Remove all the # from each line and delete the first line copied in and the last line copied in so it looks like the picture below. Save and close named.conf

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8. Download the following file: and place it in C:\windows\system32\dns\etc\zones

9. Rename to whatever you used in step 5, so that the file is named -- replacing with your domain name.

10. Open the (or whatever you renamed it) and modify the following then save the file:

Change any reference to to your domain name

Change the serial line to reflect the current date in this format: YYYYMMDDRR




RR = Revision number (01 if this is the first time)

Change the IPs to the IPs that your servers are using

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Now you are configured to be an Authoritative Name Server for (or whatever your domain is named) with no recursive lookup.

Open Server Firewall

If you are using a firewall for your server either software or hardware, you will want to make sure that incoming requests on UDP port 53 are open. This will make sure that your server will accept incoming queries.

Start the BIND DNS Service

Ok, we are finally ready to actually start this service. Let's go in and start this service.

1. Go to the Start button, then to the Administrative Tools, then left click on Services

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2. Scroll down and find ISC Bind and right click on it, then click on Start to start the service.

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That's it! The BIND DNS service is now up and running and ready to accept queries. Let's test out the service.

Testing BIND DNS

I am going to use a very cool tool that is loaded with BIND DNS that's called DIG.

You will find it in the bin directory where you installed BIND. The tool will go out and query for a domain name and grab all the DNS records. Let's take a look:

1. Open a command prompt and navigate to the bin directory

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2. Type in the following to get a feel for what you get back and hit Enter:

Dig any

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3. Below you will see a piece of the output:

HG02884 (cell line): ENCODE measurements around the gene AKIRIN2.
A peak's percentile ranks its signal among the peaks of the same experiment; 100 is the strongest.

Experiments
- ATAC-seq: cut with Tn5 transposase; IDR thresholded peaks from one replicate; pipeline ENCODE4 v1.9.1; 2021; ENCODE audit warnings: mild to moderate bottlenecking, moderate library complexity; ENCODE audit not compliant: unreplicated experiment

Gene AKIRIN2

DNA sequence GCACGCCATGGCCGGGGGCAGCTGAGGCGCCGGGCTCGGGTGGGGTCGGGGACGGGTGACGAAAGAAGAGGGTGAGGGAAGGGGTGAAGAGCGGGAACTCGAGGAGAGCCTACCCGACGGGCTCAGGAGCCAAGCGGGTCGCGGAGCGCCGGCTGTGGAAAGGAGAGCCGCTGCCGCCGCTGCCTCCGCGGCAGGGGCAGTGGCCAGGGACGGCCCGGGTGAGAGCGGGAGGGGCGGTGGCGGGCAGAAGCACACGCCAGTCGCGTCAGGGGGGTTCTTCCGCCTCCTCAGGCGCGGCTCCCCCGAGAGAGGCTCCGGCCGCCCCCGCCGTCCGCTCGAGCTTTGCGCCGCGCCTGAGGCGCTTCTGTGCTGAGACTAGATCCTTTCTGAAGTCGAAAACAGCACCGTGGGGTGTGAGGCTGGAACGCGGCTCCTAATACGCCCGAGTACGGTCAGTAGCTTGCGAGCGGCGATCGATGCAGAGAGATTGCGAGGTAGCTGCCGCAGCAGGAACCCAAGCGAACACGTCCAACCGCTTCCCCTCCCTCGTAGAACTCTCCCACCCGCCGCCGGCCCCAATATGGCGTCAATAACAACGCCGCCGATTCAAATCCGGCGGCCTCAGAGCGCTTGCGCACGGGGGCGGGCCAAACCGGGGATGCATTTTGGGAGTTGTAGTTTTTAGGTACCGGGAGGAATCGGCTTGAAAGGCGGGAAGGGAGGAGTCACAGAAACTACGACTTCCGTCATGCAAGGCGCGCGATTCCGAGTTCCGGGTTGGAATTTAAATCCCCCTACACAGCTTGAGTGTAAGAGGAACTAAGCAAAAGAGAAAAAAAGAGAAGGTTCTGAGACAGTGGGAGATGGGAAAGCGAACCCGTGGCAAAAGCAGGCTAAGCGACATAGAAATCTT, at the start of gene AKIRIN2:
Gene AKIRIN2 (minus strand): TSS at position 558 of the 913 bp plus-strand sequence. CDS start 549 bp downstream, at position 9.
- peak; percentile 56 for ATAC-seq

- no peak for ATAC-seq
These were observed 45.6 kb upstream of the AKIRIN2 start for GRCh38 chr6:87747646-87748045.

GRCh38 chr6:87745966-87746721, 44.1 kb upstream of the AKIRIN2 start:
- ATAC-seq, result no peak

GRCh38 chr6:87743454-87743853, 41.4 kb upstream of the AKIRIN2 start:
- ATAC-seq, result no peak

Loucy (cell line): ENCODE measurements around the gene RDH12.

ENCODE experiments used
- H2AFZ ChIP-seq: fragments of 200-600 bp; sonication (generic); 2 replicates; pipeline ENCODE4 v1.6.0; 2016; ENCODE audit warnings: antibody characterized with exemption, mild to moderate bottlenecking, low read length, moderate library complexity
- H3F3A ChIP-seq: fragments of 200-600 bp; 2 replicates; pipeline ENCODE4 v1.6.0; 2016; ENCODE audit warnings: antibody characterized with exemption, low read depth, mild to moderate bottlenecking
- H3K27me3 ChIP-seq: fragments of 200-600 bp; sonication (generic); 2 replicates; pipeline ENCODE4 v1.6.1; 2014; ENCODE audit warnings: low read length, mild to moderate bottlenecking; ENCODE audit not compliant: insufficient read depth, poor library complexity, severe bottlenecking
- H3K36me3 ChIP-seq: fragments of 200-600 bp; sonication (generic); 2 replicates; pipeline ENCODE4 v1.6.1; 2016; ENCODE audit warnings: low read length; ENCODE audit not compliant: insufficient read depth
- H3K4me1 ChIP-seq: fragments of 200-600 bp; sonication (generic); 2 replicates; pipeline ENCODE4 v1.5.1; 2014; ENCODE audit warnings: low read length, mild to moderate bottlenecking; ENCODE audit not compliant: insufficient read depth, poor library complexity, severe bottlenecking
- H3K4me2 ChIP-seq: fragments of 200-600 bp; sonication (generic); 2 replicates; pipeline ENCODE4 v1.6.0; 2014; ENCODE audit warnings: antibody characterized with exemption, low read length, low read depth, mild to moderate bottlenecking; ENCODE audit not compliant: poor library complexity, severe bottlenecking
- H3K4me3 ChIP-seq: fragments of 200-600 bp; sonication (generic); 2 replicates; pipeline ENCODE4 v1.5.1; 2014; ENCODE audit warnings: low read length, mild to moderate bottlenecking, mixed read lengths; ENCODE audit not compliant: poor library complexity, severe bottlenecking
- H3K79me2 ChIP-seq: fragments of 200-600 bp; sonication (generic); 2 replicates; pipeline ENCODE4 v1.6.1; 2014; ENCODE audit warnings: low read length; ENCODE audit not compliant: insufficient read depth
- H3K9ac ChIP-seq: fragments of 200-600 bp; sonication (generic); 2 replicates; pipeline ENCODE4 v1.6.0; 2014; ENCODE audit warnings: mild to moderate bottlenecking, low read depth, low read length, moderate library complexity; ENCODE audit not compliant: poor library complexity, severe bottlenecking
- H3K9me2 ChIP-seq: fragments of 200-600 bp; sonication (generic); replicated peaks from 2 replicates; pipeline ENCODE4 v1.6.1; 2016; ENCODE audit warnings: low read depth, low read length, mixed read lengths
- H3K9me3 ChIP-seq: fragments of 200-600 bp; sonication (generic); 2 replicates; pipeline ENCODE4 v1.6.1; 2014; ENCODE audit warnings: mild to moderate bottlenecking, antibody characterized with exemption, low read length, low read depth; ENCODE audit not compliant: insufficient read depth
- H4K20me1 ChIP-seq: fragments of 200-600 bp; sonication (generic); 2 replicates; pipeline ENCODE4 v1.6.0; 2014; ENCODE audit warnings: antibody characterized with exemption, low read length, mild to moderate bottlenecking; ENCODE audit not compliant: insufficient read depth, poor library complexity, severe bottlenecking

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4. Now that you know what to look for, I am going to use my test domain with the dig tool by typing: Dig @ any

Note: I use @ because is not registered with ICANN so it tells dig to use the name server at that address.

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5. You can see that the BIND Name Server is responding with the correct information:

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We have now configured an Authoritative Name Server for the test server that responds correctly to DNS requests.

A quick note, when you make changes you will have to restart the ISC BIND Service or run the command c:\windows\system32\dns\bin\rndc reload from a command prompt or batch file.

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Dave Lawlor

Dave Lawlor has been working in the IT field since leaving the U.S. Army in 1996.  Working his way up from printer hardware repair to running a corporate datacenter for a multinational corporation, Dave has seen many environments throughout the years. Focusing on web sites and search engine optimization the last few years, with the release of Server 2008 it has renewed his passion for the Wintel platform and server technologies. David also runs where he posts free videos and walk-throughs for a variety of server technologies. David currently works as a freelance technical consultant and writer for a variety of companies in the Chicago area. (MCTS, MCP, A+)